When Your Employer Doesn’t Keep Overtime Records

When Your Employer Doesn’t Keep Overtime Records

January 14, 2018 | Workers Compensation

Most employers who have full time employees working for them are required to keep records of hours worked and pay overtime rates for anything worked beyond a normal 35-40 hour work week. In some cases, though, the employer doesn’t accurately keep records of employee’s work hours or overtime logged each week.  In some cases, it is an honest mistake but far too often the employer knows they are violating the workforce laws for employee compensation and they do not want any record of the illegal activity. Therefore, they do not record overtime hours so they cannot be claimed and do not have to be paid. In many cases, the employee is forced to fight to prove they worked the hours and fight for their pay. Here are some methods commonly used in the court cases to prove your claim when an employer has not kept accurate records for overtime and has not paid you for those overtime hours:

(1)  Witness Testimony
There are two key divisions for witness testimony that can come into play in your case- co-worker and customer/clients. Your co-workers could testify that they worked with you and saw you working after-hours on a regular basis and what days and weeks the overtime occurred. There is a down side to using this type of witness testimony though because you have to ensue the co-worker would not try to discredit you in court and there is also a chance that they could face repercussions from the employer after the case has been decided. Customer/client testimony is often more substantiated and holds more credit in court. A regular customer could testify that you worked with them until 6pm three nights a week when you were supposed to be off by 5pm- that would count for at least three hours of overtime pay a week your employer would owe you.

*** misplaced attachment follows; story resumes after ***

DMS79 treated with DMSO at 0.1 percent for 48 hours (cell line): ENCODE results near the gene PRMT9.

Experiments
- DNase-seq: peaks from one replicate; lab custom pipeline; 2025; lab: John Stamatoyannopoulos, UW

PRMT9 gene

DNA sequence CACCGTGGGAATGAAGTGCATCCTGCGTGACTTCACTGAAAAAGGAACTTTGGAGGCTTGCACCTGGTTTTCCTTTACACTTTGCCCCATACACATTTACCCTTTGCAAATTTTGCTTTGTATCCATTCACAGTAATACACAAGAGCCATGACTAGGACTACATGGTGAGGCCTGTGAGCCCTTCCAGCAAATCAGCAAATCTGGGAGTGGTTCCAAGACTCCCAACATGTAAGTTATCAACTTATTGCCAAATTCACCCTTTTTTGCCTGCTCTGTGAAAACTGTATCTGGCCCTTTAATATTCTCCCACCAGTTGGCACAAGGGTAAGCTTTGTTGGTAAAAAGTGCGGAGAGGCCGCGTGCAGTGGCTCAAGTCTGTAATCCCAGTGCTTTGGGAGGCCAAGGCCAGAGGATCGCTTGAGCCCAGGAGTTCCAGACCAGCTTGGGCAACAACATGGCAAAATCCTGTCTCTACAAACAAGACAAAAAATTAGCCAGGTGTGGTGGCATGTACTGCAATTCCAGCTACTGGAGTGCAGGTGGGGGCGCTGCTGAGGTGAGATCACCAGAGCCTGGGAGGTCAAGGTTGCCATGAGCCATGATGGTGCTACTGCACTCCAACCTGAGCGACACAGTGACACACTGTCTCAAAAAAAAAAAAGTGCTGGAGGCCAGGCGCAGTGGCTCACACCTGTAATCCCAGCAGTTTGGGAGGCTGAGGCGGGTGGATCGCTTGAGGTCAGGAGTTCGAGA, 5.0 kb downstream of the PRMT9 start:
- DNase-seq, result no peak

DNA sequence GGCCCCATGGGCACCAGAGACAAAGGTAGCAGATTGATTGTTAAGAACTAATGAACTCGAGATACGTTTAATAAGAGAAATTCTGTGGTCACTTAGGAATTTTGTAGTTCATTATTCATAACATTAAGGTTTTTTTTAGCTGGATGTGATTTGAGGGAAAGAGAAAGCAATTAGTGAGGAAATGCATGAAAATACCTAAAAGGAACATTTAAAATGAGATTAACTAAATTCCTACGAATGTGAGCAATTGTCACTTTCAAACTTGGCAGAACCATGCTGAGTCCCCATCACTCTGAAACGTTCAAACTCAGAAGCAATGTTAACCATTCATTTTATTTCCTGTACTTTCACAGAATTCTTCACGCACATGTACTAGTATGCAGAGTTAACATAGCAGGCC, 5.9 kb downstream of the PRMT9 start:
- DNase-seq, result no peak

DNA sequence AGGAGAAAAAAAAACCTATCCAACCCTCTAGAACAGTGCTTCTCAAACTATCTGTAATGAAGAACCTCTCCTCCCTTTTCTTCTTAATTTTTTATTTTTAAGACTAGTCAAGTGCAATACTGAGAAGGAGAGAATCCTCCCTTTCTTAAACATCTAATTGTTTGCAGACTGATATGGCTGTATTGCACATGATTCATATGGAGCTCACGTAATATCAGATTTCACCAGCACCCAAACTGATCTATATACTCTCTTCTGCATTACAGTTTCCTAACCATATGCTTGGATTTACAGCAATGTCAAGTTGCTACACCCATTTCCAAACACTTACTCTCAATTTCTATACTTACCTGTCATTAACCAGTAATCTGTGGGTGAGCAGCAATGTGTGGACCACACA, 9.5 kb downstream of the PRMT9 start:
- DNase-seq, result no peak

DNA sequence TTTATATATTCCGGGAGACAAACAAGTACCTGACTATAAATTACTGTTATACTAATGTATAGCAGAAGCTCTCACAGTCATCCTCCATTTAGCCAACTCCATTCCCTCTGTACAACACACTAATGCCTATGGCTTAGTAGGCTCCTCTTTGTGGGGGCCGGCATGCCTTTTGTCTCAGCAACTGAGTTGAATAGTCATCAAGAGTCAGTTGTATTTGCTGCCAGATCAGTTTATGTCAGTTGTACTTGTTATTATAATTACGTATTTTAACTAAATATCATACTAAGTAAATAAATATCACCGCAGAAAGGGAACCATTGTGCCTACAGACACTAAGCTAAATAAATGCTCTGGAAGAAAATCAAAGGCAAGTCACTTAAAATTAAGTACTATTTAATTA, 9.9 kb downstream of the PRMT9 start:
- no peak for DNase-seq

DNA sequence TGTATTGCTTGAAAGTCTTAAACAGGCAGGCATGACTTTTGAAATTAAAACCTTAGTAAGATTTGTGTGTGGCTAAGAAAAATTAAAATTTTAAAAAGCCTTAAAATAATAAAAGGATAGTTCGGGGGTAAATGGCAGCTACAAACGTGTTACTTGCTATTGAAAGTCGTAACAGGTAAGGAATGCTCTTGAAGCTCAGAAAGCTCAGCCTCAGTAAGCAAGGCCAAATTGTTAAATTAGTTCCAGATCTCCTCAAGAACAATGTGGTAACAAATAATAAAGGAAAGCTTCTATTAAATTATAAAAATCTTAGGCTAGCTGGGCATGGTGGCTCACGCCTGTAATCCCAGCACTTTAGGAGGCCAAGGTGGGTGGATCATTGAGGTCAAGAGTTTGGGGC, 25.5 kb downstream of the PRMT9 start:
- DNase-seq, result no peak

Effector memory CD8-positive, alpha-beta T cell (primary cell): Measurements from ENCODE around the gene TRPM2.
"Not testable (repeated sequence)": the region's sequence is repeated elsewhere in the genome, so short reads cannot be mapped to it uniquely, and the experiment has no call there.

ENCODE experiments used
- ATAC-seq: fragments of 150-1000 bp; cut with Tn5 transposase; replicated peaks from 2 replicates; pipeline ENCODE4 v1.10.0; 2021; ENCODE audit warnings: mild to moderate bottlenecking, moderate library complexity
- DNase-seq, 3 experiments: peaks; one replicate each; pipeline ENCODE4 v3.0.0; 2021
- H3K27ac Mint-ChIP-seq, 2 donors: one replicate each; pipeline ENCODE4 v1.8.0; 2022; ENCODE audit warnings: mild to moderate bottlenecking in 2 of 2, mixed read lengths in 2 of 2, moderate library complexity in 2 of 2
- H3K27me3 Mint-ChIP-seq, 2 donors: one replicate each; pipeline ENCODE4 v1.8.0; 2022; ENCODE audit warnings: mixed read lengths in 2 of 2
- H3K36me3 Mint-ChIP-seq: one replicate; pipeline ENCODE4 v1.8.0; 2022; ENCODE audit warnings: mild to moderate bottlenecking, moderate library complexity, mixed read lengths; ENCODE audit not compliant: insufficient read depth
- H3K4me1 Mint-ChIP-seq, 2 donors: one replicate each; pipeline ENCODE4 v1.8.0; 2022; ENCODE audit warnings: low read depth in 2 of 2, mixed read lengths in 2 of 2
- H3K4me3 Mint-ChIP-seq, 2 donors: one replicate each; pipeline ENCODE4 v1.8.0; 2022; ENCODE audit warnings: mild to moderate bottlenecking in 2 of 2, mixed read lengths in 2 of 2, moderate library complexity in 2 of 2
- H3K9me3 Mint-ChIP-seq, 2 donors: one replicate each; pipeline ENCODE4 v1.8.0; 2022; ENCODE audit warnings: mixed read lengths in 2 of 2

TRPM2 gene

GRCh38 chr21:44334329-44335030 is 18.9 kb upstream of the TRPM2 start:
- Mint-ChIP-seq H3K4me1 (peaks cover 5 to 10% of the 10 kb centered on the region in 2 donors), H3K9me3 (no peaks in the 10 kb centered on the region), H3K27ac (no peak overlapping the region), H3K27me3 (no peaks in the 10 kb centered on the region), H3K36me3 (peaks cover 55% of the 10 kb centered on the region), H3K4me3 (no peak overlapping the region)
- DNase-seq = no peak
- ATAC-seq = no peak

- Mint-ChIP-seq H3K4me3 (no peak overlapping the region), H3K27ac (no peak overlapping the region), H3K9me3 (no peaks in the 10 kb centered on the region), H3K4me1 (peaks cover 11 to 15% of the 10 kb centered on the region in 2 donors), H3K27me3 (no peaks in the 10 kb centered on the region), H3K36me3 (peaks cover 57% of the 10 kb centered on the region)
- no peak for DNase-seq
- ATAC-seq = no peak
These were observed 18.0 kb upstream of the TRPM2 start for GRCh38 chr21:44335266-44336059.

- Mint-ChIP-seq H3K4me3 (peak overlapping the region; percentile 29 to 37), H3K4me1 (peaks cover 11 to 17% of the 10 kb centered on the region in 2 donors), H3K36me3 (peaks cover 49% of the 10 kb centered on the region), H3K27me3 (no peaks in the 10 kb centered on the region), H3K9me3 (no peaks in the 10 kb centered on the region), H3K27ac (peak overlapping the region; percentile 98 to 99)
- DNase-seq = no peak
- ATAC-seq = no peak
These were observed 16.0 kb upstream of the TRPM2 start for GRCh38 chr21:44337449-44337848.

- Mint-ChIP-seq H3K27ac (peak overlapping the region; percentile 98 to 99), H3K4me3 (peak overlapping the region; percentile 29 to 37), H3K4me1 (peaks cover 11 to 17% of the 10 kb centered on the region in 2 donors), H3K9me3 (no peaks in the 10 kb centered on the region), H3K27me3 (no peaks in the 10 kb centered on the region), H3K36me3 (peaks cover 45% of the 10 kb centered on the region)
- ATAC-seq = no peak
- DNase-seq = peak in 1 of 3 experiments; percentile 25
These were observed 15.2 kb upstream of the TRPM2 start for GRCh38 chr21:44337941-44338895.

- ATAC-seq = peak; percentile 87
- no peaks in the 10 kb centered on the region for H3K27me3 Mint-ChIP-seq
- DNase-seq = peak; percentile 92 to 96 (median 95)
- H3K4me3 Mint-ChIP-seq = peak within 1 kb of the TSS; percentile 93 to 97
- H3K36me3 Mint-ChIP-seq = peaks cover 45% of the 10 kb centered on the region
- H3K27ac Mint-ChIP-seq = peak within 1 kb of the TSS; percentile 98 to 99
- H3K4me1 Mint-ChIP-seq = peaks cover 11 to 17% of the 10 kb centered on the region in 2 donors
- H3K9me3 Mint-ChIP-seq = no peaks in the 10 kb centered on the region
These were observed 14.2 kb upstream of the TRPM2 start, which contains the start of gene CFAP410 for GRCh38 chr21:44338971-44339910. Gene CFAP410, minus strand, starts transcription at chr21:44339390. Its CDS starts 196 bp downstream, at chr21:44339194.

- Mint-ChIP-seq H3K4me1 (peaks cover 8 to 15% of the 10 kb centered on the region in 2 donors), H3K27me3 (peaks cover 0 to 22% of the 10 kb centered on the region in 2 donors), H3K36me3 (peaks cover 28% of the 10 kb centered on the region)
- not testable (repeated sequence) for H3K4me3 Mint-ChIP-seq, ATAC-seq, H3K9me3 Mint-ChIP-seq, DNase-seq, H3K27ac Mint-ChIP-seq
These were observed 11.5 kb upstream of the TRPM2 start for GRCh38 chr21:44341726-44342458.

(2)  Your Records
Some employers are required to keep memos, emails, notes, or a work calendar that show the work done and that track the hours worked. These records can be compared to paycheck stubs and deposits and the amounts that you were paid by your employer each week. This is one of the strongest ways you can work to contradict your employer’s inaccurate time-keeping records and prove to the court you worked overtime hours that were not properly compensated..

(3)  Other Employer Records
Even if your immediate employer has poorly kept time records, your employer may have other records and documents that could be used to prove there is a discrepancy in work hours and pay hours. For example, you work for a hotel as a housekeeper and your employer has not logged you work hours accurately. However, they do require you to keep a daily log of when you start cleaning a room and when you finish each room. This document can be used to reconstruct your work hours and show when overtime work occurred. As long as it is a document used as part of your official work routine and normal record keeping it could be used in your case to back up your claims of owed overtime.

(4)  Other Forms and Data
If computers are used for your work, you likely have to log in and out each day and those logs can help show where you spend more time on the clock past your normal hours. There is also the option to use any video-surveillance recordings to show what work you did.  Recordings that demonstrate your arrival and departure times are particularly helpful.

(6) Your Testimony
If none of the above examples of proof is available then your own testimony can be used to fight for your pay. Remember, it is an employer’s legal obligation to keep track of its employees’ work time and amount of pay. You can use that to add weight to your testimony and your own documentation of the hours worked. The law understands that it is not your responsibility to track your hours and that you may not be able to fully remember every hour you worked. Therefore, the law allows you to estimate the amount of overtime work that you did in a typical workweek. You must, though, have a reasonable basis for the estimate and be able to demonstrate reasonable proof for your hours claimed.

Working with an attorney who is experienced in overtime cases can be a valuable asset to your case, regardless of the proof or testimony you have!

When Your Employer Doesn’t Keep Overtime Records
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CATEGORY: Workers Compensation

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